Security expert: China after oil-rich Recto Bank too
China is strongly after Ayungin Shoal (Second Thomas Shoal) all because it is after a bigger catch that is Recto Bank (Reed Bank), a security expert said.
“Today, I believe China’s next move is to seize and occupy Ayungin Shoal, placing in grave jeopardy our Philippine Marine detachment there,” former military officer, politician and National Security Adviser Roilo Golez said in his blog post titled “Clear and Present Danger: How the Philippines Should Read China’s Ayungin Shoal Posturing” dated March 19.
Golez is also a co-convenor of the West Philippine Sea Coalition. He attended the Philippine Military Academy and the US Naval Academy and served for 14 years as a Navy officer. He reached the rank of a Captain (equivalent of a colonel in the Army). He also served as a congressman.
Ayungin, a part of the West Philippine Sea (South China Sea) that is claimed by China, is 105 nautical miles from Rizal in Palawan and is well within the Philippines’ exclusive economic zone.
“The Philippines must prepare for China’s move on Ayungin, in the event the irrational, territorial minds in China prevail and they adopt a military solution to their Ayungin objective,” Golez said, adding that its desire to go after the Recto bank may hard the Philippines’ marine detachment there.
The Filipino presence in Ayungin is anchored on the BRP Sierra Madre, a rusty ship that was purposely ran aground in 1999. China recently warned the Philippines to abandon the shoal and prepare to face the consequences. This was after it blocked two Philippine civilian ships that were supposed to deliver supplies to its troops.
The Philippines however, insisted that Ayungin is part of its territory and maintained that it would continue to send supplies to its soldiers there.
Golez said that China’s posturing in the West Philippine Sea gives it access to the rich resources in the area.
“(Ayungin) is very close to Panganiban Reef (Mischief Reef) and a Philippine military presence there is a threat to China’s illegal occupation of Mischief Reef. China’s military occupation of Ayungin would give them two stations mutually supporting each other. Ayungin would be a very potent part of their “string of pearls” to the East of the South China Sea with its northernmost outpost and in strategic Scarborough Shoal,” Golez said.
The goal is Recto Bank
China is aggressive because its more important goal is the seizure of Recto Bank.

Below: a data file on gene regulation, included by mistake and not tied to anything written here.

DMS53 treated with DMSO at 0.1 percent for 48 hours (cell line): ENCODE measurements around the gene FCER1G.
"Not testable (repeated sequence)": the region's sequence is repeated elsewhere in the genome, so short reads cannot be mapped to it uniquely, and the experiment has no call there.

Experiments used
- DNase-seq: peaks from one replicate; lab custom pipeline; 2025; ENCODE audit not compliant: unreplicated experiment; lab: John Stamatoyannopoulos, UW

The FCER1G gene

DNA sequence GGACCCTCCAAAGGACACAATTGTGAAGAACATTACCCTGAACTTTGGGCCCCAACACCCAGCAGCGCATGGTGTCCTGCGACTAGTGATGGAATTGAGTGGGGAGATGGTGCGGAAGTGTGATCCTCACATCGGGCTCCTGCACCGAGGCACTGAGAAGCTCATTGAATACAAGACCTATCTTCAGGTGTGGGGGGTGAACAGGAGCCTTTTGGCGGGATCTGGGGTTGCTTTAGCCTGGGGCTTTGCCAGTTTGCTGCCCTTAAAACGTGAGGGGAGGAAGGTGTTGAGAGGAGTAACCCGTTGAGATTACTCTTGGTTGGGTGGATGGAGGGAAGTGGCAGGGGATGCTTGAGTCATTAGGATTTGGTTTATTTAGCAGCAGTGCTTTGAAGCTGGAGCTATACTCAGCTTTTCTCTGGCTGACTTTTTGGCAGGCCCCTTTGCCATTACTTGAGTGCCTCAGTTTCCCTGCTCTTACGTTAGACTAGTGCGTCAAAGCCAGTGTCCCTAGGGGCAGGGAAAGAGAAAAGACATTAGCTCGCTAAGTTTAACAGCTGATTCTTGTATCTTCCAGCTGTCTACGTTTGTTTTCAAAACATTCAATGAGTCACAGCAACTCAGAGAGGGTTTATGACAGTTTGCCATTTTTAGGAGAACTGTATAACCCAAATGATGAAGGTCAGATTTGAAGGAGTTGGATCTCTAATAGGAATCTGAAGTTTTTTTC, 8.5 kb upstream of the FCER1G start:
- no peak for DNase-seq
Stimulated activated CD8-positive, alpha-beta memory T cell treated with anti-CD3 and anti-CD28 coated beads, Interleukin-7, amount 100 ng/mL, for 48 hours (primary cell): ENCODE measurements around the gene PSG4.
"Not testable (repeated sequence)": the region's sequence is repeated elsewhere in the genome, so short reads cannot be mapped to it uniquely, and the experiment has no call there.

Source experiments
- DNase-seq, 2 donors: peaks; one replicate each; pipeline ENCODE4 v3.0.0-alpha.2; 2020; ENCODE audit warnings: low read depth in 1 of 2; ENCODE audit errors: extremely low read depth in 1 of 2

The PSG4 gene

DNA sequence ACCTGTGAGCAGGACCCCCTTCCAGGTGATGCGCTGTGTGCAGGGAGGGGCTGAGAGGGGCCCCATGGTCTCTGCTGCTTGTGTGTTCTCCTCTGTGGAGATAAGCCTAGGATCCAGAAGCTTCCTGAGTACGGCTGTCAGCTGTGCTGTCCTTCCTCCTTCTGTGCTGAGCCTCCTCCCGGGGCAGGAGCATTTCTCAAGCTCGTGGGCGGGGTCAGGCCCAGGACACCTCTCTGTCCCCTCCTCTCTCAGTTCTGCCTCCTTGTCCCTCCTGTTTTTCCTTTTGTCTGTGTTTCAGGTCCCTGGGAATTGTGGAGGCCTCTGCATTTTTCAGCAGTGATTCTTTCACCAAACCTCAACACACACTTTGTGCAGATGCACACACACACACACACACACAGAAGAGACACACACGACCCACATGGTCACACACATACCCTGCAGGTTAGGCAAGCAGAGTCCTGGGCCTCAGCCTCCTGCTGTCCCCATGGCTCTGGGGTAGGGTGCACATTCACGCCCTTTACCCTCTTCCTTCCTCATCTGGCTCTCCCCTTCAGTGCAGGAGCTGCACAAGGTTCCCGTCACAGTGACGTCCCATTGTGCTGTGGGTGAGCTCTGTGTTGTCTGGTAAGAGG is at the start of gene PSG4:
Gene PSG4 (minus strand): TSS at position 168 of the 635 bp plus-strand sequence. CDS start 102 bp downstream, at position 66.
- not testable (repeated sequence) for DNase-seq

“But China’s more important goal is the seizure of Recto Bank, this huge oil rich table mount owned by the Philippines, just off Palawan, and long the subject of proposed oil exploration by the Philippines as early as in the 1980’s even before the Malampaya facility. But work was halted because of China’s bullying tactics.”
Recto Bank is even closer to Palawan than Ayungin Shoal as it is about 80 nautical miles west from mainland Palawan. The Department of Energy previously said that this resource-rich area holds more gas reserves than Malampaya, the Philippines’ largest natural gas producer.
Malampaya, which has 2.7-trillion cubic feet of reserves, supplies 40 percent of power that provides electricity to Luzon and is estimated to run out in 10 years. Golez said that based on a report by United States Energy Information Administration, the Recto Bank could hold up to 5.4 billion barrels of oil and 55.1 trillion cubic feet of natural gas.
Golez suggested that the Philippines should hasten building its defensive capabilities to protect the area, noting that “brand new frigates and the FA-50s from South Korea would only be available in three to four years after the orders are consummated.”
“We needed that credible, potent defense capability yesterday,” he said.
PH stands firm on claim over Ayungin Shoal
China warns PH: No provocations after Ayungin Shoal expulsion
Philippines won’t give up Ayungin shoal—DFA
Subscribe to INQUIRER PLUS to get access to The Philippine Daily Inquirer & other 70+ titles, share up to 5 gadgets, listen to the news, download as early as 4am & share articles on social media. Call 896 6000.